On October 12, 1998, at 0710 eastern daylight time, an Air Tractor AT502B, N6037N collided with an irrigation system during an aerial application swath run near Bainbridge, Georgia. The aerial application flight was operated by the commercial pilot under the provisions of Title 14 CFR Part 137, and visual flight rules. Visual weather conditions prevailed at the time of the accident with no flight plan filed. The commercial pilot received serious injuries, and the airplane was destroyed. The flight's departure time from Bainbridge, Georgia, was at 0707 on the same day.

The pilot stated that he was starting his day by spraying the same field he had sprayed the afternoon before, and did not expect to find the irrigation system parked in line with the power lines that separated the field. The system is always parked out into the field toward the South, so that the pilot could work under the power lines. The irrigation system operator, an eyewitness, was approximately 100 yards from the collision. The irrigation operator stated that the irrigation system was used the night before and was moved to the north side of the field and was oriented on east-west directions. It was parked along and parallel to the power lines. The airplane exited the north side of the field and turned 180 degrees to start spray a pattern from the North. The pilot was flying 10 feet above the ground, and had planned to fly under the power lines. The pilot was in the climb out phase of the operation when the airplane collided with the standing irrigation system located on the same field. The airplane subsequently hit the ground and burst into flames (see attached witness statement).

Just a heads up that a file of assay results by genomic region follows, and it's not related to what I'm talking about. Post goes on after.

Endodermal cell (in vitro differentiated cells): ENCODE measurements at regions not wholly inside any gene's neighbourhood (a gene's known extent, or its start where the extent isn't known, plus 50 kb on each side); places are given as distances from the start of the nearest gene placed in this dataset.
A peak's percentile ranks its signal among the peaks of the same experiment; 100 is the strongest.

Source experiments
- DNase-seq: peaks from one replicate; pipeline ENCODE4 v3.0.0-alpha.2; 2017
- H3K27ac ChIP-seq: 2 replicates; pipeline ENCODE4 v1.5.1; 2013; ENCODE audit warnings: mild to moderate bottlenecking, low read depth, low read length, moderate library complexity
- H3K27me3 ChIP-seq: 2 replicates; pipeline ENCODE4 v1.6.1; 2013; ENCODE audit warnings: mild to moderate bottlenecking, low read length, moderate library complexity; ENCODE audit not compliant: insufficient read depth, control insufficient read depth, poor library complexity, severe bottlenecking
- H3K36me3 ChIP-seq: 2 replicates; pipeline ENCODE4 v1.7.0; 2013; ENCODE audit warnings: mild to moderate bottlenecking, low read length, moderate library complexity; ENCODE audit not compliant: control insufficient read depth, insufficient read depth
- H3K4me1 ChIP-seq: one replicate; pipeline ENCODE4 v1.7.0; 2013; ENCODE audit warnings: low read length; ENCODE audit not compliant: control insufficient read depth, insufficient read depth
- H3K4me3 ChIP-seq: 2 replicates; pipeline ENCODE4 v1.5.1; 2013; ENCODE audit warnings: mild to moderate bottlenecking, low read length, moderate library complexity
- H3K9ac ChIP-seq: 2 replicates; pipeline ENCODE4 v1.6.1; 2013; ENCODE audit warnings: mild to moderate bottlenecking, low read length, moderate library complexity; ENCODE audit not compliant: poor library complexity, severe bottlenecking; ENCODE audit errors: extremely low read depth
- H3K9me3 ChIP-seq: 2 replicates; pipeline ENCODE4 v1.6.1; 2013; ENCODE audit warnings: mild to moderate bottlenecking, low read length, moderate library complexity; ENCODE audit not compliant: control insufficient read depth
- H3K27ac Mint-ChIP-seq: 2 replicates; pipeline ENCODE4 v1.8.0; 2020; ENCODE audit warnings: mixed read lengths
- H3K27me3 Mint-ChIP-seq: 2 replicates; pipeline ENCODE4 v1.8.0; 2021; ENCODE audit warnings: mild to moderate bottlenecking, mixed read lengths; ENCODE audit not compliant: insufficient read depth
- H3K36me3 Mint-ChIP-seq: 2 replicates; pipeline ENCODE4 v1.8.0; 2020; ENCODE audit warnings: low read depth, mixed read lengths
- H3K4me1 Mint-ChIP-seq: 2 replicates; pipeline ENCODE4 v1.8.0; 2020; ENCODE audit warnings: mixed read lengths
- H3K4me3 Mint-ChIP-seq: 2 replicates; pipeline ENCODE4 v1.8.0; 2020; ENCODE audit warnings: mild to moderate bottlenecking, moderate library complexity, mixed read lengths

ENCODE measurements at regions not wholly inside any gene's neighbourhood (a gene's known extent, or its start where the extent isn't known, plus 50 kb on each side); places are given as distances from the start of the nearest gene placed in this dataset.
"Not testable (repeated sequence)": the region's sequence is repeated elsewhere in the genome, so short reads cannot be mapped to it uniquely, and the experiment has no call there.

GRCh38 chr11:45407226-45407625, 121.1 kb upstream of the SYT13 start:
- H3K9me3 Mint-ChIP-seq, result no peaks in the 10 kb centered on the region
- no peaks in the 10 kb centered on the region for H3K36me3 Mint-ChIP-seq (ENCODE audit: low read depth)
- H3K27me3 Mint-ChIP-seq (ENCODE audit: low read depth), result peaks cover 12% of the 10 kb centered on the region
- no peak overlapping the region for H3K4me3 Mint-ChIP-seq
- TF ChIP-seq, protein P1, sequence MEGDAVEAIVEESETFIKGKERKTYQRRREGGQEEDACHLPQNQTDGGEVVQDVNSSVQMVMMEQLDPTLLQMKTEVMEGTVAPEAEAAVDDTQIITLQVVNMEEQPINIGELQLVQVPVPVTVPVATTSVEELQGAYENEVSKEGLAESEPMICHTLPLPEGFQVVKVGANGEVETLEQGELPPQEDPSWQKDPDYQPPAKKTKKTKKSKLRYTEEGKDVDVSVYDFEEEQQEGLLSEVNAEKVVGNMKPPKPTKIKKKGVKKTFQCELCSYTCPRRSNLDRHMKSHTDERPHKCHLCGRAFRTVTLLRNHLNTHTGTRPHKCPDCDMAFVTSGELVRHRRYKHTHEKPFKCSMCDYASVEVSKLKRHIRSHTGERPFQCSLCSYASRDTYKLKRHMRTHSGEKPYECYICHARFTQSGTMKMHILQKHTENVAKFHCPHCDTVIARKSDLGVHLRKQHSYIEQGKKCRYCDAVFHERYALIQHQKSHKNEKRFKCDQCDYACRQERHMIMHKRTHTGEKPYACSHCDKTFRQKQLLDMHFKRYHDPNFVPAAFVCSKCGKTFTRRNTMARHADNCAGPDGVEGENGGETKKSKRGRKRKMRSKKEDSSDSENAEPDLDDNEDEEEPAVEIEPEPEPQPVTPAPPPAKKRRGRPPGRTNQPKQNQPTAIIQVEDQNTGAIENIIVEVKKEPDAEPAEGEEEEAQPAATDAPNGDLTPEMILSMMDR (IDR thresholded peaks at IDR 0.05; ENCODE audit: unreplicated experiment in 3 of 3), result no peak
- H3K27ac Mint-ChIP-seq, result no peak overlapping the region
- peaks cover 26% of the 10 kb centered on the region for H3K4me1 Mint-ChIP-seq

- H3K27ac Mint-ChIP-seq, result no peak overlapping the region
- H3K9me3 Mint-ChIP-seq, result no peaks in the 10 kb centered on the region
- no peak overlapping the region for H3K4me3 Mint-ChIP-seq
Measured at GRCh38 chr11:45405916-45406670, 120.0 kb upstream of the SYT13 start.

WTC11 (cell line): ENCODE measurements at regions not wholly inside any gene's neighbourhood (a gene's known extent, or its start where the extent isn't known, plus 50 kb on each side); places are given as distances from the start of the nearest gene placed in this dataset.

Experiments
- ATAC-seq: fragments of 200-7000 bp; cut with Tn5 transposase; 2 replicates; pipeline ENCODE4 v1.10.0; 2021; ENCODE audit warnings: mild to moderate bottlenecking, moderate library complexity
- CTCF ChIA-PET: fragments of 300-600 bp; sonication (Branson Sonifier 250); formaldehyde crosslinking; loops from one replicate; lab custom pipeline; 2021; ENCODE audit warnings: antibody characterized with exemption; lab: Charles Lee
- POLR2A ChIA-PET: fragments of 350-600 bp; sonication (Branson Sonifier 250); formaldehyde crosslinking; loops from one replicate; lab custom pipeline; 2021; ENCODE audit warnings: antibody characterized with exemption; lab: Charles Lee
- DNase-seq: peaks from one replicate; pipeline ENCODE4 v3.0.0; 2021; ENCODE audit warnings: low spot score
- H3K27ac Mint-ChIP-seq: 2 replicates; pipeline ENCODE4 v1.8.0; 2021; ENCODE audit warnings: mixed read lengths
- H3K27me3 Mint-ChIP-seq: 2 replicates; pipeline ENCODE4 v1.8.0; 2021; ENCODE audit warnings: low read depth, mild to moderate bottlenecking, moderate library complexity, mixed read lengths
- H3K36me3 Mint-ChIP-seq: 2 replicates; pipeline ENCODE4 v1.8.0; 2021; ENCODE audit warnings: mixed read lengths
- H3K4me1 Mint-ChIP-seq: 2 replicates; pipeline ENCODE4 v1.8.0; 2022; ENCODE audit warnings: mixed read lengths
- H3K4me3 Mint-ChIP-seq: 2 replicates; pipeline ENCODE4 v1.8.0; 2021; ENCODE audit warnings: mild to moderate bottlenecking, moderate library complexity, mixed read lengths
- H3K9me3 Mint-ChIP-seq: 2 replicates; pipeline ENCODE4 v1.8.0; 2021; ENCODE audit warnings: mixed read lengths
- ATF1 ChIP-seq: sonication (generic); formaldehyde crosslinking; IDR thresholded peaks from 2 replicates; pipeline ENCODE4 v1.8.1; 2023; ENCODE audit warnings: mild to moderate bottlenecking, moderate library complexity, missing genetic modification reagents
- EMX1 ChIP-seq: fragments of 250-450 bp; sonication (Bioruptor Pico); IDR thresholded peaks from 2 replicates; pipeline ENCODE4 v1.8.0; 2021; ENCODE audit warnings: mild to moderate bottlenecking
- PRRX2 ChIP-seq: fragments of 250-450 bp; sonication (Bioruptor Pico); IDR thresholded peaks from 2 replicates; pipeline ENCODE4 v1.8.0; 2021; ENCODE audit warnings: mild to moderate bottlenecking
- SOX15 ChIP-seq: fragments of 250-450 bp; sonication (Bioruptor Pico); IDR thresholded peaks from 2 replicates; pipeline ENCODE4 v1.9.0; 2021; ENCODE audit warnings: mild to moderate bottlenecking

The pilot and the irrigation system operator agreed that better communication with each other could have prevented this accident. No mechanical problems with the airplane were reported by the pilot.

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